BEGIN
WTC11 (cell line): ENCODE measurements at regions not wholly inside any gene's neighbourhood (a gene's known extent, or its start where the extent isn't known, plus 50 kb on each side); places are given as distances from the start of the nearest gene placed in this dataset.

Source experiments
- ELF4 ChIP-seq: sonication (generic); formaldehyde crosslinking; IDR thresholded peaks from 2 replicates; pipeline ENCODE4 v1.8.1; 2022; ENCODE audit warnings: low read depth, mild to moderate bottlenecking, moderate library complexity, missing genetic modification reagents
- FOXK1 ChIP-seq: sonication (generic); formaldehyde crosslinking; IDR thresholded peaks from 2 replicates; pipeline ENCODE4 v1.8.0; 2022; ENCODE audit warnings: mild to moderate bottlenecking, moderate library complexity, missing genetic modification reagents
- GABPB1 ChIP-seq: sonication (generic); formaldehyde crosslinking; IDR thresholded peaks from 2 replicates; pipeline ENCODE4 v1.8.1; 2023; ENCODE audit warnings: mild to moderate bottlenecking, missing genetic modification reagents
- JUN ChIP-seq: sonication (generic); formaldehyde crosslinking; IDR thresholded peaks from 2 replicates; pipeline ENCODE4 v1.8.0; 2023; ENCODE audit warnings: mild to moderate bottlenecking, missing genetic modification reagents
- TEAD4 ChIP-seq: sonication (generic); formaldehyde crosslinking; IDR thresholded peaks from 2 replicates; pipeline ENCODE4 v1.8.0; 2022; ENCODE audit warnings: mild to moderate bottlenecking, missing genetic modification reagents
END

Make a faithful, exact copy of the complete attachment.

WTC11 (cell line): ENCODE measurements at regions not wholly inside any gene's neighbourhood (a gene's known extent, or its start where the extent isn't known, plus 50 kb on each side); places are given as distances from the start of the nearest gene placed in this dataset.

Source experiments
- ELF4 ChIP-seq: sonication (generic); formaldehyde crosslinking; IDR thresholded peaks from 2 replicates; pipeline ENCODE4 v1.8.1; 2022; ENCODE audit warnings: low read depth, mild to moderate bottlenecking, moderate library complexity, missing genetic modification reagents
- FOXK1 ChIP-seq: sonication (generic); formaldehyde crosslinking; IDR thresholded peaks from 2 replicates; pipeline ENCODE4 v1.8.0; 2022; ENCODE audit warnings: mild to moderate bottlenecking, moderate library complexity, missing genetic modification reagents
- GABPB1 ChIP-seq: sonication (generic); formaldehyde crosslinking; IDR thresholded peaks from 2 replicates; pipeline ENCODE4 v1.8.1; 2023; ENCODE audit warnings: mild to moderate bottlenecking, missing genetic modification reagents
- JUN ChIP-seq: sonication (generic); formaldehyde crosslinking; IDR thresholded peaks from 2 replicates; pipeline ENCODE4 v1.8.0; 2023; ENCODE audit warnings: mild to moderate bottlenecking, missing genetic modification reagents
- TEAD4 ChIP-seq: sonication (generic); formaldehyde crosslinking; IDR thresholded peaks from 2 replicates; pipeline ENCODE4 v1.8.0; 2022; ENCODE audit warnings: mild to moderate bottlenecking, missing genetic modification reagents